I have only two passions in life. Religion and politics (lucky me eh?). And there in the gym they were crossing hairs like never before. I felt my face turning red.

“Focus,” came Subconcious Stan’s voice in my head. “Just fill in the ballot and don’t cause a scene.”

Since Subconcious Stan is usually pretty smart, and I didn’t feel like bringing anymore unwanted attention to my faith, I just started singing songs in my head (“I’ve Got You Babe” to be specific), and I filled in my ballot. It took all of two minutes to fill out since I’d read up on all those who were running.

As I stood up and walked from my folding table to the ballot reading machine in the corner of the gym I caught two more “Mormons” flying through the air and one more “Santorum is a real Christian” remarks before reaching my destination. I lined up my ballot face up and fed it into the machine. I was vote 566 in my precinct.

And then I power walked to the door because I didn’t want to hear anything else about Mitt Romney, Mormons, or “real Christians”.

I was sick to my stomach and sad because the election to that small group of people in the gym was obviously more about religion than about political platform.

When I got home and read the exit polls it was no surprise to see how the good folks of Alabama were voting and how important religion was to them. Even Mitt Romney and most others had predicted his own demise in my home state and Mississippi today, but until I heard the religious ignorance and bigotry for myself in a church gym, I never would have believed that people could make such remarks.

Then again, these are the same people who believe Barack Obama is a Muslim even though he took his oath of office on a Holy Bible.

I wish Jon Huntsman would have still been in the game today. By this point I’m sure he would have been more open about it and said, “Look, I’m a Mormon and a Christian. Get over it.” After all, he had no problem addressing the elephant in the room of Donald Trump earlier in the election. But what does Mitt do? He refers all “Mormon Questions” to “the Church”, keeps wearing his tacky blue jeans, and giving semi-robotic speeches. What did Mitt Romney do to warm up to the Evangelical Christians of the South? He said he likes “cheesy grits”. – Good heavens Mitt! EVEN I DON’T LIKE CHEESY GRITS! – The people in the Bible Belt wanted to hear you talk about their concerns with you, namely your awkwardness, inability to relate to us, and your Mormon faith. Me and everyone else I know down here want a Commander in Chief we can relate to, not a food critic.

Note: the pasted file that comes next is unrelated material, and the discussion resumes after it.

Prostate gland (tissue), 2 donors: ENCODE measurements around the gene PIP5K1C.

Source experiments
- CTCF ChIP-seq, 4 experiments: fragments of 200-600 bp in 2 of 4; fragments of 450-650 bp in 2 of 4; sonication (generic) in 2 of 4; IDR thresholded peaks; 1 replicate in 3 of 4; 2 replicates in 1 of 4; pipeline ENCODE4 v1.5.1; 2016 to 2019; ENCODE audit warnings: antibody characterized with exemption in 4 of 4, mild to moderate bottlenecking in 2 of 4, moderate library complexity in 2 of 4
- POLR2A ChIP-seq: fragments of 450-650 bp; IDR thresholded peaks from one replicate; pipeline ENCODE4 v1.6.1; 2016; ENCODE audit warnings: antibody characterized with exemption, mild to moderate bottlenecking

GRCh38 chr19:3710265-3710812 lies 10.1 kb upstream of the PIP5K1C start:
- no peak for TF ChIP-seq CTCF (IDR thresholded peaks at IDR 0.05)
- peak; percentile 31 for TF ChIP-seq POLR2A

In closing, some people in the South didn’t vote for Mitt Romney today because they just don’t think he’ll make a good president. And that’s more than fine by me.

But a lot of people in the South didn’t vote for Mitt Romney today because he is a Mormon. And that’s just plain bigotry.

Jon Huntsman, wherever you are tonight, I miss you buddy.

Mitt Romney, wherever you are tonight, I really hope you pull this together, or Santorum is going to tear you apart before Obama even has to try.

And as for Judith and her like-minded friends in the gym today, I sincerely hope you voted for your candidates today due to real political concerns, and not just because you are afraid of the Mormon. If not, then this nation is a lot worse off than I even thought…

-Stan Way

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3 thoughts on “Why I’m Voting for Jon Huntsman

  1. As you are Christian, and believe in the word of your god, you still said this “But I want them to be treated with the dignity they deserve as my fellow Americans.” Regarding the LGBT community.

    That’s the kind of respect everyone should have. I don’t agree with some of your beliefs/views, but I respect them. And as an individual, I respect you.

    Just wanted to say that.

  2. I said it because I think so many of our fellow Christians forget that the LGBT community deserves respect also. You are correct. Everyone deserves respect.

    And thank you so much for you comments and for following.

  3. .

    Unless the GOP nomination is still completely up in the air in June, I’m planning on bubbling in his name when the primaries come to California.